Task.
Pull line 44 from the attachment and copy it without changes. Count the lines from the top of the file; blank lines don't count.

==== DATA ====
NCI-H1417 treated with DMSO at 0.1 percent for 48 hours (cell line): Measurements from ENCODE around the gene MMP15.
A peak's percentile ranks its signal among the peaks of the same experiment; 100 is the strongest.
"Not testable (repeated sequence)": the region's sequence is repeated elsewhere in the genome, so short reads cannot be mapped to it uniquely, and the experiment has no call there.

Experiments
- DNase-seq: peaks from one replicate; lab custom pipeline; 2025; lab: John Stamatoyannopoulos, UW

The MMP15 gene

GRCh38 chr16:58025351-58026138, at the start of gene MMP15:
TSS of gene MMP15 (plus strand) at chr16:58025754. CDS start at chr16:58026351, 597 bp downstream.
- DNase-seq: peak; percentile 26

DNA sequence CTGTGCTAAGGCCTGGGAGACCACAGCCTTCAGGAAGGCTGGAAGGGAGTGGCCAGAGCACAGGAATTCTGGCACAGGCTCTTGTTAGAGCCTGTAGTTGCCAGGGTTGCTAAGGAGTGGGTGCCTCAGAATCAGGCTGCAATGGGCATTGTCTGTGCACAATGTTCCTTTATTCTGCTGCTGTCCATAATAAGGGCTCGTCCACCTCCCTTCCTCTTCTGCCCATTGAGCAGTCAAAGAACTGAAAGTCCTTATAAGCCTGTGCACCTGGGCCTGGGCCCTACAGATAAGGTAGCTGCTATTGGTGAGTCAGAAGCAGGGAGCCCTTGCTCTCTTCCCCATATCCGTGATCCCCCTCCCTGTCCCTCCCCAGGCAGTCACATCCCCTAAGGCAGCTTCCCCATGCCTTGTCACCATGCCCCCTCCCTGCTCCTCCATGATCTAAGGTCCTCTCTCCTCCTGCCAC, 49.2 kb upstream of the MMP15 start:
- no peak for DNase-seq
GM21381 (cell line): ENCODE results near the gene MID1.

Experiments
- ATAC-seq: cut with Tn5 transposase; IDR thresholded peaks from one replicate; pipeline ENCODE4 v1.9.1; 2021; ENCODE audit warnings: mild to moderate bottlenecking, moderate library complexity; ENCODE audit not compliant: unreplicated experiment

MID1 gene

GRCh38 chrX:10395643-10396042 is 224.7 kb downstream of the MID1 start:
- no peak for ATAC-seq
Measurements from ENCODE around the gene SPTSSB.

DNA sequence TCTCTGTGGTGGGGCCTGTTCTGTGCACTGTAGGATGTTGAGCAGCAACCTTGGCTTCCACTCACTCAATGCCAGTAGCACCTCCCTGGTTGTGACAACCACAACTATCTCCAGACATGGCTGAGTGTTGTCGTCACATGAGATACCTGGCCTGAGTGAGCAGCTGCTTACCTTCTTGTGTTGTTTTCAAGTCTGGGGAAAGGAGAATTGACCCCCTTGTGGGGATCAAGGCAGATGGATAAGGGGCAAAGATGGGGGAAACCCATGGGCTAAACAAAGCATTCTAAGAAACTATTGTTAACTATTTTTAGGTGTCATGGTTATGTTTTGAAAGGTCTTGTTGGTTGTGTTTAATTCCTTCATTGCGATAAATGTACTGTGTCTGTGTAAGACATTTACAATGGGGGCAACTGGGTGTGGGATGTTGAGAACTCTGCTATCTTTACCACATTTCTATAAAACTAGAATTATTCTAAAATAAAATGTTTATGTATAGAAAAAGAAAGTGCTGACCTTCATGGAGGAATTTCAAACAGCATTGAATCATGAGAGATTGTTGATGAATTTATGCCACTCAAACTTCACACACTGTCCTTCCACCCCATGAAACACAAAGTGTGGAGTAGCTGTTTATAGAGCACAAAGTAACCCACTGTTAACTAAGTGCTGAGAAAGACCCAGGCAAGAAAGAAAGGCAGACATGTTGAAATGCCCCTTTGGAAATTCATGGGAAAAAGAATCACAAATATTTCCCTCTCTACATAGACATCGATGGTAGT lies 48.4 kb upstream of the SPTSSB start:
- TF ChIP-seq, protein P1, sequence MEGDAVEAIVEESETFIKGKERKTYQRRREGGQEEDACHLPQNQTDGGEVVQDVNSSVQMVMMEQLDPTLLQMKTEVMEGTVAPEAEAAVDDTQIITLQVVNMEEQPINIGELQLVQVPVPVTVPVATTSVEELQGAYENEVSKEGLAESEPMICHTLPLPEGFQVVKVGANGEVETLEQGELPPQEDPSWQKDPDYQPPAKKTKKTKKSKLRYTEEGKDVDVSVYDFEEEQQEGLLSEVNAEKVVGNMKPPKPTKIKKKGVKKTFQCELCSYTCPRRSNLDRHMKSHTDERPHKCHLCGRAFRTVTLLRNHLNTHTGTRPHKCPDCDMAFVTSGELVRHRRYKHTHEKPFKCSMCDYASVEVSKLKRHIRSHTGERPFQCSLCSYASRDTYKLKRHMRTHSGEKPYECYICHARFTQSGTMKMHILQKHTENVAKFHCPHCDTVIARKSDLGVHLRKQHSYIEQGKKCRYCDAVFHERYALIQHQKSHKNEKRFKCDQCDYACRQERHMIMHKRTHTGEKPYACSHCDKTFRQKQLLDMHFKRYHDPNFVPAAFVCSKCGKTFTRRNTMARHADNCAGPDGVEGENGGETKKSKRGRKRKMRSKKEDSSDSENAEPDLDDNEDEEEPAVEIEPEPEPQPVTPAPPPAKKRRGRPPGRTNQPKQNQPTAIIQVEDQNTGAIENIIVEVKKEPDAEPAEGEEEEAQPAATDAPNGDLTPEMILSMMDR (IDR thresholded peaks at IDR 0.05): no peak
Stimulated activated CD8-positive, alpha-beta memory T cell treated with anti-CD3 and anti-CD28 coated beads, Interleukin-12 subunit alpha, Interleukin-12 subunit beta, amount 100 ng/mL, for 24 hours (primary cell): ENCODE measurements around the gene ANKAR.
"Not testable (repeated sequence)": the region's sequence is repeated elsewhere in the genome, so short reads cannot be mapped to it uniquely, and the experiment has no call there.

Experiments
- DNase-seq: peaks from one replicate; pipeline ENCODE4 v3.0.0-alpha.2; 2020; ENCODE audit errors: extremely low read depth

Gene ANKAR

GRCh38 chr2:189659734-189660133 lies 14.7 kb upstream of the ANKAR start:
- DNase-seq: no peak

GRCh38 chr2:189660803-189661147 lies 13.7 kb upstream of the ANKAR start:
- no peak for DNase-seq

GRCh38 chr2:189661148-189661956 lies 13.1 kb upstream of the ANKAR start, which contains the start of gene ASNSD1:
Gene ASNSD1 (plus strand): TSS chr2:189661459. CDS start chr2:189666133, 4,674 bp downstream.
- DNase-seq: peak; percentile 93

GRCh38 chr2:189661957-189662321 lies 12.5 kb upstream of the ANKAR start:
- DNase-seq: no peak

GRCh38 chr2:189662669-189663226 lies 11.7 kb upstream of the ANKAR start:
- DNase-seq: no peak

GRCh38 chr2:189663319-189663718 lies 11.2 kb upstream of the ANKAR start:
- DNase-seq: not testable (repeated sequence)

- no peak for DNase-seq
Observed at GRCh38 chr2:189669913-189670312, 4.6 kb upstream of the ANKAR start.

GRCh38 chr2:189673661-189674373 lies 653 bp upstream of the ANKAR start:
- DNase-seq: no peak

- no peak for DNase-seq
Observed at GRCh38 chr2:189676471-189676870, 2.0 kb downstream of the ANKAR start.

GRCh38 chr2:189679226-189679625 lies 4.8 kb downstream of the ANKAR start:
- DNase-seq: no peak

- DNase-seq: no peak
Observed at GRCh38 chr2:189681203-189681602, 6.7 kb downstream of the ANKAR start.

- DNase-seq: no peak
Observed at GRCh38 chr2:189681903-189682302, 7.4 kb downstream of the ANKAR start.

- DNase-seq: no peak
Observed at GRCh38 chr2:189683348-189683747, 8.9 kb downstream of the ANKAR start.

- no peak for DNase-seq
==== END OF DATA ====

Observed at GRCh38 chr2:189676471-189676870, 2.0 kb downstream of the ANKAR start.